The arrival of the month of Elul this week marks the turn of the seasons for
us as the summer (though not necessarily the heat) wanes. It also more
importantly marks for us the advent of the great holiday season of the
succeeding month of Tishrei.
It is a time of assessment of the departing year and hope and commitment and
prayer regarding the future year. In Eastern Europe the folk saying was that
“even the fish in the rivers trembled with the advent of Elul.” In our
modern sophisticated society, rare are the human beings let alone the fish
in the rivers that tremble at any event or at any time.
Yet we would be completely unfeeling if the arrival of Elul did not stir
within us feelings of anticipation tempered with a touch of anxiety. The
past year, like almost all other years, was one of mixed emotions and uneven
accomplishments. Yet every year brings with it unexpected blessings and
accomplishments and presents us with previously unknown challenges.
Elul is the perfect time to assess these events of the past year and see our
road ahead. Life today is so complicated, noisy and distracting that we
rarely take the necessary time and effort to judge ourselves, our behavior,
goals and hopes. Elul provides us, if we take the opportunity to grasp its
potential blessing, to accomplish this necessary assessment of the past and
rededication to our future.
Without such a necessary time out in our lives we are prone to repeat past
errors and to give up on cherished hopes and future accomplishments. Perhaps
we no longer tremble at the arrival of Elul but we certainly should at the
very least think about trembling and rededication in our lives.
The Ashkenazic custom is to sound the shofar at the conclusion of the
morning services during the month of Elul. Sephardim already begin the
recitation of early morning selichot – penitential prayers – with the
arrival of Elul. These customs are meant to remind us of the importance of
preparation in spiritual matters and Jewish life.
Just as one has to prepare one’s body for strenuous physical stress and
activity – one cannot arise one morning and say to one’s self that today I
am going to run a marathon race without having previously trained for that
ordeal – so too is it in the spiritual world.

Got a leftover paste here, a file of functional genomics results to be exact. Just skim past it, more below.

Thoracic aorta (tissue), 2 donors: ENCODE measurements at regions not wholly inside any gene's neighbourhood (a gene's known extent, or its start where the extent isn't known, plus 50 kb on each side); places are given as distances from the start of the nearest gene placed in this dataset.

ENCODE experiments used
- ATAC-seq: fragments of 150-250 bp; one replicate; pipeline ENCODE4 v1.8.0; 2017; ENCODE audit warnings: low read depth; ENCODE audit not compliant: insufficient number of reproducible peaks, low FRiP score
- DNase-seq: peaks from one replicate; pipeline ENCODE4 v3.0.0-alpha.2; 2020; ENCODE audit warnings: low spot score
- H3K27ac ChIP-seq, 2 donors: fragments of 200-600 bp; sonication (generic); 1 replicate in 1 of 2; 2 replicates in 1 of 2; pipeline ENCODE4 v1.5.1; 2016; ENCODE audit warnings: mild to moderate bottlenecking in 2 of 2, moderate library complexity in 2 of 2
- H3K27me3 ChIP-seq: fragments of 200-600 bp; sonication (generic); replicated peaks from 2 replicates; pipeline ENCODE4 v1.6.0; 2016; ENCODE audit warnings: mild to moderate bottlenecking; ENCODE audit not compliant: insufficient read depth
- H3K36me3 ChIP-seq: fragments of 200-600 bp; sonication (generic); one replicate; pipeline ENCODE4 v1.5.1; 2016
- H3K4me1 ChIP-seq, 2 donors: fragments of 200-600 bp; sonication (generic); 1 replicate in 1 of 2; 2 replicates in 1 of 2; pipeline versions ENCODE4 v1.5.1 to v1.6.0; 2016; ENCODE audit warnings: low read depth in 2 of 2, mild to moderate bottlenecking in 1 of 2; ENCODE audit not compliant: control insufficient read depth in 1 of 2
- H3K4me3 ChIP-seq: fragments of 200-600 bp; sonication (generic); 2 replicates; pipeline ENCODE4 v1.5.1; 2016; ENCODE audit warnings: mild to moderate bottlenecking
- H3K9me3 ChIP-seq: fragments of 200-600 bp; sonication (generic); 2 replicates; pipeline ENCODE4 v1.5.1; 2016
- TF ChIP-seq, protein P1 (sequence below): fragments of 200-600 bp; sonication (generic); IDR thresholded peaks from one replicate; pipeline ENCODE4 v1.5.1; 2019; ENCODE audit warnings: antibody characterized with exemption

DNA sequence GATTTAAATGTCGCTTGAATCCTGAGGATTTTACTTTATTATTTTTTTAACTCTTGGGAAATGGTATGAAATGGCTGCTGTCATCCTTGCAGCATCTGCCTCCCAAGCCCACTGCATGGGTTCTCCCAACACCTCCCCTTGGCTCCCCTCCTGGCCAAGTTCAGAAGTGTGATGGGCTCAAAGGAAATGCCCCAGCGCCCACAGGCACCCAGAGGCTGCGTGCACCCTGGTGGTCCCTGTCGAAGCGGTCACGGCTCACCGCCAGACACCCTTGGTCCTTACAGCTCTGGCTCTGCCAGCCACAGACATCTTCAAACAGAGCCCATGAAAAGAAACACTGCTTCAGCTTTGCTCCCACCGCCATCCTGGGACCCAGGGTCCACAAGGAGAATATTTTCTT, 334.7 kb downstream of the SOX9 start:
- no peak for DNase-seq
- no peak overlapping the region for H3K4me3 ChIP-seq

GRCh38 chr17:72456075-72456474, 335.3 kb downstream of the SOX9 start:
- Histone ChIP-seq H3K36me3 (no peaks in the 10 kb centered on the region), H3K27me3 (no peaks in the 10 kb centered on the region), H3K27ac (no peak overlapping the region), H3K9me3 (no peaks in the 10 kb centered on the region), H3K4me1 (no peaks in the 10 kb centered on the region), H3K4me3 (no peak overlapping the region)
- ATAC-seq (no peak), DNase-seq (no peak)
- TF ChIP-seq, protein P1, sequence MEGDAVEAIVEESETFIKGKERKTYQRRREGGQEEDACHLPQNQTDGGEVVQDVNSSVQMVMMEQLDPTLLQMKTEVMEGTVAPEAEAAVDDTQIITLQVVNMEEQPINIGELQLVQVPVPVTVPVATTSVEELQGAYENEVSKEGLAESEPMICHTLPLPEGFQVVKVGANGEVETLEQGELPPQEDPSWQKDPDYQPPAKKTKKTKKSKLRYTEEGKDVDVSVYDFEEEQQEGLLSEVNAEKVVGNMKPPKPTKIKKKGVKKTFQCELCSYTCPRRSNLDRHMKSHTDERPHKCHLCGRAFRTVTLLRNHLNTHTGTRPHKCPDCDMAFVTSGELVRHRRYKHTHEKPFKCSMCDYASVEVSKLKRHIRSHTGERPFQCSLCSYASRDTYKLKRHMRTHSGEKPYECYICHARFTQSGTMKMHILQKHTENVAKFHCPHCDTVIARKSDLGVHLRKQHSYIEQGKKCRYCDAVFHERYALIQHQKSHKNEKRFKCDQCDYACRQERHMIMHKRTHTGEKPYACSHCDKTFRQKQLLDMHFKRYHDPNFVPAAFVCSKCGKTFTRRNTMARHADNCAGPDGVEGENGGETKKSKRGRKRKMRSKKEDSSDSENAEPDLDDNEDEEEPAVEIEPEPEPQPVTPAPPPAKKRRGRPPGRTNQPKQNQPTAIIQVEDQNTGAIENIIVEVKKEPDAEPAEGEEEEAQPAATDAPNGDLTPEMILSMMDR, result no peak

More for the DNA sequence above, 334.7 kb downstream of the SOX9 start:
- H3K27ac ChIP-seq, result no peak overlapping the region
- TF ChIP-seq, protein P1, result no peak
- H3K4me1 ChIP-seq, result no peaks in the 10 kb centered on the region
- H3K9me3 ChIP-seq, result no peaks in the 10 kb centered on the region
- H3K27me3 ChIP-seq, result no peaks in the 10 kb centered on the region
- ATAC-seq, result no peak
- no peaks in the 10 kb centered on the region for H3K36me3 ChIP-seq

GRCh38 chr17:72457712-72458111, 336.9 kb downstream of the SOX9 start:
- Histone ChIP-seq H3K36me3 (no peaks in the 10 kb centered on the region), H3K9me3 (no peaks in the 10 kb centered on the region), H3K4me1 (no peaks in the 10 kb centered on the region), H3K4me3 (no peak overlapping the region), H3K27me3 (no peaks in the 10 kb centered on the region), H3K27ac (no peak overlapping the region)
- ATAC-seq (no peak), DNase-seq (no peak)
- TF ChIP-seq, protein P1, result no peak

Effective and meaningful prayer on the High Holy Days requires training and
preparation. It is too great and dangerous a leap from the everyday mundane
and often tawdry world to the exalted spiritual realm of the High Holy Day
season if there is inadequate training and preparation for the event.
Elul provides us with that month of training and preparation. It, with its
special customs and rituals, is meant to help us to get into shape, so to
speak, for the challenge of the Days of Judgment and Awe that follow it.
Forfeiting Elul’s blessings and opportunities diminishes our abilities to
truly exploit the opportunities that the succeeding High Holy Days can
Elul is our personal trainer that helps prepare us adequately for the
forthcoming challenges of the season and of life. It should therefore never
to be treated lightly.
The turn of the seasons also reminds of us of the fragility of life itself.
Israel is blessed with almost all evergreen trees in the country. But there
are enough falling leaves around to remind us that “man is merely a tree of
the field.” The Torah serves us as being a “tree of life.” If we are
successful in keeping our leaf, so to speak, connected to this tree of
eternal life then we are also eternally ever green.
The Jewish view of life is that it is eternal in one form or another and
this concept of eternity, of influencing our future generations that are yet
unborn, should govern our lives and daily behavior. Elul comes to remind us
of this truth. It raises and rouses us and forces us to see life in its long
run and true perspective.
The shofar sound and the selichot will long survive us but hearing them and
following them in our lives is a guarantee of our soul’s eternity and
Godliness. In the American West there is a tree called the “quaking Aspen.”
Its leaves constantly tremble even in the stillest of air. I recently saw
these trees and was most moved by them. It reminded me of the month of Elul
and its meanings and lessons. As long as nature still trembles before its
Creator so should we.